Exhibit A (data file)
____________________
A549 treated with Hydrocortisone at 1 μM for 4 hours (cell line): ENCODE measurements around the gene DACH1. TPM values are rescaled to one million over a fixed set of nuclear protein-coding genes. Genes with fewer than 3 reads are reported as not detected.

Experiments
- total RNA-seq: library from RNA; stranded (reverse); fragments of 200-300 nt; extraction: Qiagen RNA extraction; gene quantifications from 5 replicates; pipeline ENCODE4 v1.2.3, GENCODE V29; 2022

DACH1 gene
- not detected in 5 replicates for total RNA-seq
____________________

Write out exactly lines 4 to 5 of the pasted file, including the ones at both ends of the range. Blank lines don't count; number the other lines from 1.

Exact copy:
DACH1 gene
- not detected in 5 replicates for total RNA-seq